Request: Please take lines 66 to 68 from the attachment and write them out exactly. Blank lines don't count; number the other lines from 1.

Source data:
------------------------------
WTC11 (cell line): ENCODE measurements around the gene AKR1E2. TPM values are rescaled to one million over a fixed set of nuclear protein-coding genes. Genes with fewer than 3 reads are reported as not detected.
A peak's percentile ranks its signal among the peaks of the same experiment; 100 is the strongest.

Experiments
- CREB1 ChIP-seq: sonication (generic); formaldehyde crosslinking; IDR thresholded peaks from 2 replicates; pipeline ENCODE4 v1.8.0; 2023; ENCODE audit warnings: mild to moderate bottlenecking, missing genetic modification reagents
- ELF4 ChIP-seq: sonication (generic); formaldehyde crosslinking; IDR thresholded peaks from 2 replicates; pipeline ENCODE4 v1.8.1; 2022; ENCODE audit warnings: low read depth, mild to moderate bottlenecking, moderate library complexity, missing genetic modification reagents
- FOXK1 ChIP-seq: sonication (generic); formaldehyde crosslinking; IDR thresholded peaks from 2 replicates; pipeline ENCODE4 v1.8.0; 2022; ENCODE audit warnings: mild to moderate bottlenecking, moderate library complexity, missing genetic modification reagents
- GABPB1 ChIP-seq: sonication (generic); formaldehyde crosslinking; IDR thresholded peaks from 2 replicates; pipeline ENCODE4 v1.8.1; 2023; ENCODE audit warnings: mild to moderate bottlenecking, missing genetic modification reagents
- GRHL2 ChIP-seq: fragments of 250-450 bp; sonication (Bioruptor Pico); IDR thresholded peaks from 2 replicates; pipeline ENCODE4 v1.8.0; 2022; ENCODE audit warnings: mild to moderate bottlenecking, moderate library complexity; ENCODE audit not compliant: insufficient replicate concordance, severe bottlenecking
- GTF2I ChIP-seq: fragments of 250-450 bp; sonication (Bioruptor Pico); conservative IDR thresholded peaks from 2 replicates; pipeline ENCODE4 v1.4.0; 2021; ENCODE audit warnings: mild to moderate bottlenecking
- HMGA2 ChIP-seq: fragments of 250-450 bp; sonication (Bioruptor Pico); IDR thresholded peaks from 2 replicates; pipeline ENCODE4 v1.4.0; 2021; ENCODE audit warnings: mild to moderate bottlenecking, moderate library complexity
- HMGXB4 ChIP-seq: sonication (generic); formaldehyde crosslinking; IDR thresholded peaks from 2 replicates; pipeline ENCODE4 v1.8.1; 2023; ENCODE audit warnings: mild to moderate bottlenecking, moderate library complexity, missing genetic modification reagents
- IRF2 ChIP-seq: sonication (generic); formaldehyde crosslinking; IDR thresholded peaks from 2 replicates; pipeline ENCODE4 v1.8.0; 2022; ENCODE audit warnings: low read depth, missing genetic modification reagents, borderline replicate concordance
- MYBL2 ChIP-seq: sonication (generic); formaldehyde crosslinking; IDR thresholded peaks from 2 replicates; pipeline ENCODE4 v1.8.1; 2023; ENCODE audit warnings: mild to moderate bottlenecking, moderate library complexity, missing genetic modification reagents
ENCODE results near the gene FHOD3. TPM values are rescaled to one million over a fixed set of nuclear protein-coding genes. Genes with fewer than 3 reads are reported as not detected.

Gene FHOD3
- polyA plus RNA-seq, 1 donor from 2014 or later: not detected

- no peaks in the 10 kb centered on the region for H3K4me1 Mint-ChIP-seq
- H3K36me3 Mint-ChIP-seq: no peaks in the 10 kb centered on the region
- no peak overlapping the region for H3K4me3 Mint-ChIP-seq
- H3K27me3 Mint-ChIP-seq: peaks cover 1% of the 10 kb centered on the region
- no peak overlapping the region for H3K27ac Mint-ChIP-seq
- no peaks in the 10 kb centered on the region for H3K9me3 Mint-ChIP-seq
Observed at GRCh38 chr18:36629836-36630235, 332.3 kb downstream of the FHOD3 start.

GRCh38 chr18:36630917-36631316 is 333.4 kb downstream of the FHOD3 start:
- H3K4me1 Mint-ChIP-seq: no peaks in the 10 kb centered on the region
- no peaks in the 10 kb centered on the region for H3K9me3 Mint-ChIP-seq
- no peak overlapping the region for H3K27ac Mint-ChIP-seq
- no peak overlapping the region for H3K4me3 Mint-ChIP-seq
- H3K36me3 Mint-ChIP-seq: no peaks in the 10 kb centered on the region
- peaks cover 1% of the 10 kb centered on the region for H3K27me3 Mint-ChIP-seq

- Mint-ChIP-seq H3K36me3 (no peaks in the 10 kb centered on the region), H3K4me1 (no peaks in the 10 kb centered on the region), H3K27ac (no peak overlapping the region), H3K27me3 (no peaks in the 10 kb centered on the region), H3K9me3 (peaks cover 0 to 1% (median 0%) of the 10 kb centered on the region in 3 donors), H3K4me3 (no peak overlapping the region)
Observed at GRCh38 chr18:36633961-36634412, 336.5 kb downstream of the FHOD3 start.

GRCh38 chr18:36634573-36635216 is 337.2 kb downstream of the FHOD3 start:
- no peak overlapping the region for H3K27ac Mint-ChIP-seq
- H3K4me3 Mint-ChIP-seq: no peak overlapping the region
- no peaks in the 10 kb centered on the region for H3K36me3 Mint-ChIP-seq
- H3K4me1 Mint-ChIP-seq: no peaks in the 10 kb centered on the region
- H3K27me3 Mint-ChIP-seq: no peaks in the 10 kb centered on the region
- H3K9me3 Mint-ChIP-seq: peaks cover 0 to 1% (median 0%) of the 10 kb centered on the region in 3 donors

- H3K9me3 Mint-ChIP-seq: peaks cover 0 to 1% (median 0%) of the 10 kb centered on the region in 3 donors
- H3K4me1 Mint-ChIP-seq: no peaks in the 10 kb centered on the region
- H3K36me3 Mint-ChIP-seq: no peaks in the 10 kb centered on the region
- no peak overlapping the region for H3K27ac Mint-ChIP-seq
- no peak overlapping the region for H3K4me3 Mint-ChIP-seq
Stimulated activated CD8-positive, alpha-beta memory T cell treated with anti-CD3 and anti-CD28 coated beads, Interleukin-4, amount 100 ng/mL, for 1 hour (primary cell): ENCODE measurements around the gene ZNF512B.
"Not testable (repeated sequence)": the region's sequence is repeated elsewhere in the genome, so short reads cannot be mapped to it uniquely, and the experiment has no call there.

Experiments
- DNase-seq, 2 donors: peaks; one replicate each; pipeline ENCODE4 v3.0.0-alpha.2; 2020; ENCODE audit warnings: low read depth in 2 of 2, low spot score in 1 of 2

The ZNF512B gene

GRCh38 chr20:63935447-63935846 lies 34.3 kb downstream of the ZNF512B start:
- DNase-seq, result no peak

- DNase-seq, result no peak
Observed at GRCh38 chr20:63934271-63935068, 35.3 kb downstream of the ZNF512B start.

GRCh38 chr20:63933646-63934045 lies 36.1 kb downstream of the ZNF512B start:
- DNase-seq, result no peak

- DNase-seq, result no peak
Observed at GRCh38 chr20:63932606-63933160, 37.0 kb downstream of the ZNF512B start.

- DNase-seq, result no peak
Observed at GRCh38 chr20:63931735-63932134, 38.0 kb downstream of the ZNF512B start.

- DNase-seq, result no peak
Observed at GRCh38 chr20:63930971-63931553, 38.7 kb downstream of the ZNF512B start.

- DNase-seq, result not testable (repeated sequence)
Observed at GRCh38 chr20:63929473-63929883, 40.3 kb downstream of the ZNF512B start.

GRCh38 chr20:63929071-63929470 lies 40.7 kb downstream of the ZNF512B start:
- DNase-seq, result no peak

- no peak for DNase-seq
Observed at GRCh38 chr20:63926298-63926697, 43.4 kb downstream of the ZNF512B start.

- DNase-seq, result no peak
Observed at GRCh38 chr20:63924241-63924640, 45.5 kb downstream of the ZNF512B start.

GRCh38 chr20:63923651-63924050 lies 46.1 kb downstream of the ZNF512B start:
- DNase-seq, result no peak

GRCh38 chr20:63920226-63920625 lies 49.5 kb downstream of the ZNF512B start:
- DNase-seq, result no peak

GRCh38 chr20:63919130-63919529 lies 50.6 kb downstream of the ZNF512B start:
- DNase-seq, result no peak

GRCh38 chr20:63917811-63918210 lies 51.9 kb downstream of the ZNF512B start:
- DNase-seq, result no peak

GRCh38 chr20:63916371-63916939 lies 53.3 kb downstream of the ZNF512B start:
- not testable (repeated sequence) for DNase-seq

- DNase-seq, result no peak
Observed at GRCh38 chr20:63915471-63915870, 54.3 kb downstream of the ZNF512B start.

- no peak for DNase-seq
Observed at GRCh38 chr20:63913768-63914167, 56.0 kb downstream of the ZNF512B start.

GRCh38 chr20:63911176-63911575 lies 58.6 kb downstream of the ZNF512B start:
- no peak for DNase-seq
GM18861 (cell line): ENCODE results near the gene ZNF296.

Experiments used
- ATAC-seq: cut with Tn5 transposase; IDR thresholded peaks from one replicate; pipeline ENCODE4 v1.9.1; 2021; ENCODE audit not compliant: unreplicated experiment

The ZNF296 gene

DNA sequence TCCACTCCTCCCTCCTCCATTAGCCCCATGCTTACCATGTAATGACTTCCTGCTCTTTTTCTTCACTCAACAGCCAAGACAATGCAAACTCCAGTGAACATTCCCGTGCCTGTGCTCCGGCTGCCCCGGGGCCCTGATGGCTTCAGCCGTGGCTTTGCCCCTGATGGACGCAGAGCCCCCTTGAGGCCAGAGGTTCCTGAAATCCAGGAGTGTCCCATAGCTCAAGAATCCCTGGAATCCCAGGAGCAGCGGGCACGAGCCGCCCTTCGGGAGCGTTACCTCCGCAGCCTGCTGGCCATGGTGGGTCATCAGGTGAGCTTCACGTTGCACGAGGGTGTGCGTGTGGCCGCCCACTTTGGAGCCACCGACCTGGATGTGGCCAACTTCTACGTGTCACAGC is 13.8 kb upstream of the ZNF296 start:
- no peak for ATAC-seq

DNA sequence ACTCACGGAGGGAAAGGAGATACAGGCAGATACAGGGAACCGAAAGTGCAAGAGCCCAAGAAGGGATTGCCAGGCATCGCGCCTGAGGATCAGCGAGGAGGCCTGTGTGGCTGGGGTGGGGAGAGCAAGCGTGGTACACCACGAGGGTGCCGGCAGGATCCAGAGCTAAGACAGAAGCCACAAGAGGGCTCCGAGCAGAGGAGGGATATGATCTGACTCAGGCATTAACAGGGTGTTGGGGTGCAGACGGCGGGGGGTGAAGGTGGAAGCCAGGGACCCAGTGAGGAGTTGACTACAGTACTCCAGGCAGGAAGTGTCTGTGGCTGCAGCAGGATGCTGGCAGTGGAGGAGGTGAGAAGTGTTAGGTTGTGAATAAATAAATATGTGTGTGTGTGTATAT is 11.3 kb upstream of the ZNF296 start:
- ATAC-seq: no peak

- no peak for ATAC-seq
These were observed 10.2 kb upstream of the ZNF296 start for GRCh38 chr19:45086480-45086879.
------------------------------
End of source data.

- no peak for DNase-seq
Observed at GRCh38 chr20:63926298-63926697, 43.4 kb downstream of the ZNF512B start.

- DNase-seq, result no peak